18th Century Ship’s Bisket

18th century ships bisket_page

Flour (use whole wheat for authenticity)


[1] Preheat your oven to a medium low heat. If you are using a home oven it needs to be about 300 – 350 degrees. About two pounds of flour will be enough to make eight 4 ounce biskets. Add about a teaspoon of salt for each cup of flour added. Pour in the water slowly until you get a good stiff dough

[2] Knead your dough a bit and then break it up into individual portions about 4 ounces in size. Knead each individual bisket and then form them into a patty for your final bisket shape. Place your biskets on the baking tray right next to each other as they will not rise making sure that they are the final proper thickness of about a half an inch or thinner. Prick each bisket so that they don’t puff up too much.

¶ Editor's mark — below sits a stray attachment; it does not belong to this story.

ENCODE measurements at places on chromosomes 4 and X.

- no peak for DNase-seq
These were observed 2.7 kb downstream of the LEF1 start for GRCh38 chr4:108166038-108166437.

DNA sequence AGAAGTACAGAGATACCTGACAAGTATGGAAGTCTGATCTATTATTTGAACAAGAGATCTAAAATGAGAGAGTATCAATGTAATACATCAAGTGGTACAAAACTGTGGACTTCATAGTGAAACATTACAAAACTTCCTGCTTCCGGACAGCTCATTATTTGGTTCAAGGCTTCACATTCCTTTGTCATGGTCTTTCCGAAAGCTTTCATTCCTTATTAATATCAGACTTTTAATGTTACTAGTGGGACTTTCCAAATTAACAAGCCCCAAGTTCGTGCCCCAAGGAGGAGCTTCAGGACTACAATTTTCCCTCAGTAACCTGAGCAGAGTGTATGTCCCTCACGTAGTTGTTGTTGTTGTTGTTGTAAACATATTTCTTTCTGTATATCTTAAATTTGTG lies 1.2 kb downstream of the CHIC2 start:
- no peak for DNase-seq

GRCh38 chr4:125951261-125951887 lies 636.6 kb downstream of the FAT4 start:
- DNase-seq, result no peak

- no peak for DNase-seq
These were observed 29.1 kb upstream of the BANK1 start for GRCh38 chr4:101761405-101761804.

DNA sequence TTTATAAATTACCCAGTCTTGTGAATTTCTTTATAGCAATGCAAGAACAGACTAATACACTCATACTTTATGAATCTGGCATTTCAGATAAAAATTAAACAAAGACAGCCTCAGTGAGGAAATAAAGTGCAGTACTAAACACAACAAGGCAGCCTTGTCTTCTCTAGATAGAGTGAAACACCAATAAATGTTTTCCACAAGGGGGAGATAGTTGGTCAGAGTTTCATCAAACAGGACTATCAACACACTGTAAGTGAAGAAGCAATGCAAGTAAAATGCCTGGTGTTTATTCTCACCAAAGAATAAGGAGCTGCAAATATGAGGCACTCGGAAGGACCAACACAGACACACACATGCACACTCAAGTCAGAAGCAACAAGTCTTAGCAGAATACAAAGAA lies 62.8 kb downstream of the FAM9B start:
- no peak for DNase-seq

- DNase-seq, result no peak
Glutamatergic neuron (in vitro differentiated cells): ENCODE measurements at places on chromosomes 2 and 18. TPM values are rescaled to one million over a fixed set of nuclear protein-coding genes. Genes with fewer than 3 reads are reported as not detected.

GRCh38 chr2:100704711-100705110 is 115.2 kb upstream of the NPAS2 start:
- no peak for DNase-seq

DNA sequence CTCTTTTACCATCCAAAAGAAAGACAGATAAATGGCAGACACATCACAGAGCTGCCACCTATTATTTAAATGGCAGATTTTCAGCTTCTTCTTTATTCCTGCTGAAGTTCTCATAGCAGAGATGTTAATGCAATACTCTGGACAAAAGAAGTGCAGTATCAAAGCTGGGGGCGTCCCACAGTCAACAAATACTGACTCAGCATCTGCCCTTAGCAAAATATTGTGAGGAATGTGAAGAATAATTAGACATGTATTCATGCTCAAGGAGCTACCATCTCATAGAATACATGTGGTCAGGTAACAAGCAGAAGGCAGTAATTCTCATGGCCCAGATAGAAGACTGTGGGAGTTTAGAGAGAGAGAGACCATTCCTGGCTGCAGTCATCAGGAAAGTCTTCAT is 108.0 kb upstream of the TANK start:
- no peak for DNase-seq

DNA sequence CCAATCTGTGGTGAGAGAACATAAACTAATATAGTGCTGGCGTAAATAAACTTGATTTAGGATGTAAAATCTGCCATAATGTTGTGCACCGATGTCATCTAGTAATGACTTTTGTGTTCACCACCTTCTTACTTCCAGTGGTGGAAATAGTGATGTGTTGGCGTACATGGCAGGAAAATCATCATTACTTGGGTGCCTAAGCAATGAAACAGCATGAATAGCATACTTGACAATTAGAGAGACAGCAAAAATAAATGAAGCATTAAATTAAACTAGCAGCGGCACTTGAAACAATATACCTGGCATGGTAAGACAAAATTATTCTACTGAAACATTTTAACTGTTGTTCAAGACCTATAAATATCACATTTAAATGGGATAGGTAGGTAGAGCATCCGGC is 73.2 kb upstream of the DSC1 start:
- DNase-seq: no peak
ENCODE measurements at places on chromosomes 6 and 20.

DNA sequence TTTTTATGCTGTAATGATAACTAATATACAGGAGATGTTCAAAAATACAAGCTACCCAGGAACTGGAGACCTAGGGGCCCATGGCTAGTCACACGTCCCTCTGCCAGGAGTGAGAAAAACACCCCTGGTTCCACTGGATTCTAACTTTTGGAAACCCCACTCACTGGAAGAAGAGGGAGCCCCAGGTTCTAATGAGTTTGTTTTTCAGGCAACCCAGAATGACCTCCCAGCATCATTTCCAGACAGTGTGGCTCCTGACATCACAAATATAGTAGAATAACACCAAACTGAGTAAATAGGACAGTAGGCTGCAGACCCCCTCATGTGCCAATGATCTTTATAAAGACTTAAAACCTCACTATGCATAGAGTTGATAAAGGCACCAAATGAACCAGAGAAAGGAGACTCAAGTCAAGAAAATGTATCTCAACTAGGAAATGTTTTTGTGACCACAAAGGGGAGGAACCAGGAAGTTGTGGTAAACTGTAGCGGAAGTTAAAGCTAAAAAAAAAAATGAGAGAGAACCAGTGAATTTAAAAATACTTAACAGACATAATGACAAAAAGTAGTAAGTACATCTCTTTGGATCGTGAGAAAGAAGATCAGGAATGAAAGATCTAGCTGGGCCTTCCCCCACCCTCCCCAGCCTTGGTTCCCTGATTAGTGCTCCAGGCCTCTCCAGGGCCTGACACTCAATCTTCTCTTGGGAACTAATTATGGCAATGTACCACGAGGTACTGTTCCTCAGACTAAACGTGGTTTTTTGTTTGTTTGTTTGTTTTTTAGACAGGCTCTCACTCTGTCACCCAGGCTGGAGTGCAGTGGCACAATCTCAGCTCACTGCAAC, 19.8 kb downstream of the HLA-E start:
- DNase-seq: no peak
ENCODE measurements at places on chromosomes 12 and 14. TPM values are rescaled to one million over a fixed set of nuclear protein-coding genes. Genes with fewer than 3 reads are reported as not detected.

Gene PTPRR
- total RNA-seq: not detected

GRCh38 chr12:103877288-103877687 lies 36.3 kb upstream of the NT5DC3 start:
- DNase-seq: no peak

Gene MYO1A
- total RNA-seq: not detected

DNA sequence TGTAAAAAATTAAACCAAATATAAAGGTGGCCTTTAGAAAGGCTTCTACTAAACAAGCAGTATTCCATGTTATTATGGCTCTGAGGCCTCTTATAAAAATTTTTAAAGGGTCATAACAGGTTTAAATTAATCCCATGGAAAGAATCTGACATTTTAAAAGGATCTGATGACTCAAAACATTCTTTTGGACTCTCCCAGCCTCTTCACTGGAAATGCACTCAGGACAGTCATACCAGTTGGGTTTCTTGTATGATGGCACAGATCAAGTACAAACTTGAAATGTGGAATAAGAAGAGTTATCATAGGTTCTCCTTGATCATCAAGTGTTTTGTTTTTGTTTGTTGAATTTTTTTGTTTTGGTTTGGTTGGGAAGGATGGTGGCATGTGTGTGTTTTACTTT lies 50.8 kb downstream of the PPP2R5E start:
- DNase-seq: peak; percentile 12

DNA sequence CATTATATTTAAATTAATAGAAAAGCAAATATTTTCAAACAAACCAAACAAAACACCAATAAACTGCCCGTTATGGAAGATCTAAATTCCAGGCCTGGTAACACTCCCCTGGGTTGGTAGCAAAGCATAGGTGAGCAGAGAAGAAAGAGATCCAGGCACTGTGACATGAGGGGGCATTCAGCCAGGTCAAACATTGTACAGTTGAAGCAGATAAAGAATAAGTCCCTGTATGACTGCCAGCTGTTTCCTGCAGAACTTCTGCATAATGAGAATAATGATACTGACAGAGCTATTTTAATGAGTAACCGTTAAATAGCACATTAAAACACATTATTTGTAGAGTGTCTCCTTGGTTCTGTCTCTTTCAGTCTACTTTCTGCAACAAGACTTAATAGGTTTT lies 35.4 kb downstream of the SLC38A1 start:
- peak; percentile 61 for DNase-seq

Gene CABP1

[3] These are going to bake for about 2-3 hours. Many times in the time period, these would be baked and then pulled out. They’d let them cool and then they would bake them again the next day, probably at a lower temperature to drive out any excess moisture and for very long term storage, they might bake these three or four times.
Hard biskets could be eaten just as they are, but it was never thought of as an enjoyable event. Many times they were soaked in wine, brandy, or sac to soften them up a little.